BRUNSWICK — The path leading to Bowdoin College’s Thorne Dining hall is uncrowded this week, with most students away on spring break.
But on Feb. 21, students selling cheeseburgers staked out the sidewalk in protest of “Meatless Monday,” a one-time dinner where neither campus dining hall served meat.
Just down the path, more students gathered beside a dorm for a barbecue. Still others showed their opposition to the meatless meal on Facebook and in the campus newspaper, The Bowdoin Orient, where other students voiced their support of the event.
The idea behind Meatless Monday, which is a national movement started at Johns Hopkins University’s Bloomberg School of Public Health, is to educate people about the effect of eating meat on human health and the environment. Schools and universities around the country have adopted Meatless Mondays, including the entire Baltimore public school system.
So the organizers of Bowdoin’s event were surprised when the college’s first Meatless Monday was picked up by the national news media.
“Bowdoin College students revolt against ‘Meatless Monday’; there has to be a better way than forced vegetarianism,” tweeted food writer Mark Bittman of The New York Times on March 1.
At least one national group is applauding the college’s effort. People for the Ethical Treatment of Animals gave the Bowdoin dining services a “compassionate campus” award for its meat-free dinner.
How did a one-time, meatless meal attract so much attention, both within and outside the Bowdoin community?
“It doesn’t make sense to me,” said Katy Shaw, a senior who helped organize the event. “Food is a really personal choice for people. Before you’ve tried (not eating meat), I think there’s some sort of emotional response that had to do with fear.”
Bowdoin senior Cameron Weller attributed the strong reaction to the fact that both dining halls that night served vegetarian meals, leaving students who craved meat no choice except to eat off-campus or at the school’s pub, which featured a bacon cheeseburger.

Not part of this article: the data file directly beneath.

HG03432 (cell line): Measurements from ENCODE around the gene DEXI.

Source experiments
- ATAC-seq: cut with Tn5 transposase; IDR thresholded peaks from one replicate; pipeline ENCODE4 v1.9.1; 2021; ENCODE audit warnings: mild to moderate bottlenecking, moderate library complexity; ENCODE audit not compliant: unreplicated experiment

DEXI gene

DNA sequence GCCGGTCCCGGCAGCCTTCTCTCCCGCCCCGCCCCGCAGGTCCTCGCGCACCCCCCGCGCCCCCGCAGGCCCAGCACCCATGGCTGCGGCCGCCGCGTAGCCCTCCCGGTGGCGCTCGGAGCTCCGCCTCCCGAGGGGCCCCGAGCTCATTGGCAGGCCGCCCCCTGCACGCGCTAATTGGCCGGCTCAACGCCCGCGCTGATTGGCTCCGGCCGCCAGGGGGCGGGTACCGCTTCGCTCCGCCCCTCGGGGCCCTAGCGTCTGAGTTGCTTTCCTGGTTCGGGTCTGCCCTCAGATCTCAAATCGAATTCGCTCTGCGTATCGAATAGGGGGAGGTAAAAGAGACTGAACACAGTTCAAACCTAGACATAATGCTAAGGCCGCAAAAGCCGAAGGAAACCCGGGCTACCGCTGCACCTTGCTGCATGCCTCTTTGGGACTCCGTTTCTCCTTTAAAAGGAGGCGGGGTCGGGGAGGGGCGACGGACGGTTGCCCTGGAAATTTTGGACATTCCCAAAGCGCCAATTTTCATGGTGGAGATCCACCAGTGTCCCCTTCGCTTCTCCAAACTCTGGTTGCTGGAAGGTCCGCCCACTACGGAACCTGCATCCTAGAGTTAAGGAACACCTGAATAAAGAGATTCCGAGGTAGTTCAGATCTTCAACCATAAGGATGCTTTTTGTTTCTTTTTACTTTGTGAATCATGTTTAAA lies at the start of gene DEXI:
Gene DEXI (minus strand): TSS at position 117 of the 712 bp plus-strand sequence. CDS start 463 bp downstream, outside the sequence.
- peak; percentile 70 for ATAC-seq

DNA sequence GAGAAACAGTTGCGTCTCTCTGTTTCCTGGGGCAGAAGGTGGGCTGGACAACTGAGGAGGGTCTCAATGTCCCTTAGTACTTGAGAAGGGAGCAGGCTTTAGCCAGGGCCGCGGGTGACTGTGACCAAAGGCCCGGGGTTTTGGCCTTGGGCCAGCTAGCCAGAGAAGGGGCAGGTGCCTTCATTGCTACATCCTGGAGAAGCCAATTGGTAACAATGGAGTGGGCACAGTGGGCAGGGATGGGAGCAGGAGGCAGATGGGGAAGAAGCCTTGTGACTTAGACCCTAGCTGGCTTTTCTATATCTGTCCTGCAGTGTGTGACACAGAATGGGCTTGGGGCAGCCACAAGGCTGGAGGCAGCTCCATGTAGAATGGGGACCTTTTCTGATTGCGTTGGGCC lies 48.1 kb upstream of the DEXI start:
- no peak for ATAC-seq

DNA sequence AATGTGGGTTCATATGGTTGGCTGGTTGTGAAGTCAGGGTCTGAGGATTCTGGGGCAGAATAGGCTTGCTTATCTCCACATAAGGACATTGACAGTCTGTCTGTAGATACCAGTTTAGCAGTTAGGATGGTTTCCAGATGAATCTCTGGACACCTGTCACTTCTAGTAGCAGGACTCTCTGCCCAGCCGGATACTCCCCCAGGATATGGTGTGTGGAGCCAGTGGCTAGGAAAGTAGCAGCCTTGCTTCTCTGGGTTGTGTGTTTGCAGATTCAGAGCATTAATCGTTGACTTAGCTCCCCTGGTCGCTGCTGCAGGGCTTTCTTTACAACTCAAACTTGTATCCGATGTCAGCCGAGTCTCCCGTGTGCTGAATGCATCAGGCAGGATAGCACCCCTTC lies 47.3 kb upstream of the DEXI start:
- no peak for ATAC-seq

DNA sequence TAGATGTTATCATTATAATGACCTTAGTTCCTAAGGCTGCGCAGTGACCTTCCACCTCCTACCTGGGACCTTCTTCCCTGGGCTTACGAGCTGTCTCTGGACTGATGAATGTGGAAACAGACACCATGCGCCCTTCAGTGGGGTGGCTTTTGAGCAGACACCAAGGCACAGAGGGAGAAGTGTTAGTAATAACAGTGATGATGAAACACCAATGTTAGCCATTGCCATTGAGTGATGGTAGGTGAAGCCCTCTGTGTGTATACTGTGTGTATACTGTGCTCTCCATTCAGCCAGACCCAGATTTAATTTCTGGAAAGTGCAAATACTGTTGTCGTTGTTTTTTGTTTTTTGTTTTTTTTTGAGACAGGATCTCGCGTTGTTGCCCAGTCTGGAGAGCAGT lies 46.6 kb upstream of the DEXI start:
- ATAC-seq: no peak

The decision to serve a meatless dinner at both dining halls was a practical one, Shaw said. “We didn’t know how students would react to the events, and if we only had a meatless meal at one dining hall, the other would have seen twice as many people.”
Weller said students who were upset felt like “this is being inflicted on us instead of us choosing it.”
The editors of The Bowdoin Orient agreed.
In a Feb. 18 editorial they said “Students should be able to eat whatever they choose, and no student group – regardless of political or religious persuasion – should dictate our dietary choices. … With Meatless Monday, students who prefer to have meat in their diet are compelled to submit to an agenda with which they may not agree.”
While some students protested because of the lack of choice, senior Steve Robinson argued that the event was political.
In an Orient opinion piece titled “Meatless Monday undemocratically eliminates choice,” he argued that “political motives lie behind the War on Meat, and it has been promoted by a political group (guess which one). … The bourgeoisie liberals seem to know what is best for society, the planet and you.”
But Shaw, who is also a leader of the Bowdoin Democrats, denied that the event was political. She said Meatless Monday was sponsored by 13 student groups and eight sports teams.
Weller said writing off Meatless Monday as a liberal affair misses the point.
“The bigger picture is that all of us should care about our environment, our health,” she said. “We should all know where our food comes from.”
Shaw said that before planning another Meatless Monday, the Bowdoin Student Government is surveying students to find out how the event could be repeated with less conflict.
Some of the suggestions include a beef-less meal where other types of meat will be provided, or only having one dining hall go meatless. But eliminating meat from both dining halls, even for one meal, is something Shaw said probably won’t happen again.
Emily Guerin can be reached at 781-3661 ext. 123 or email@example.com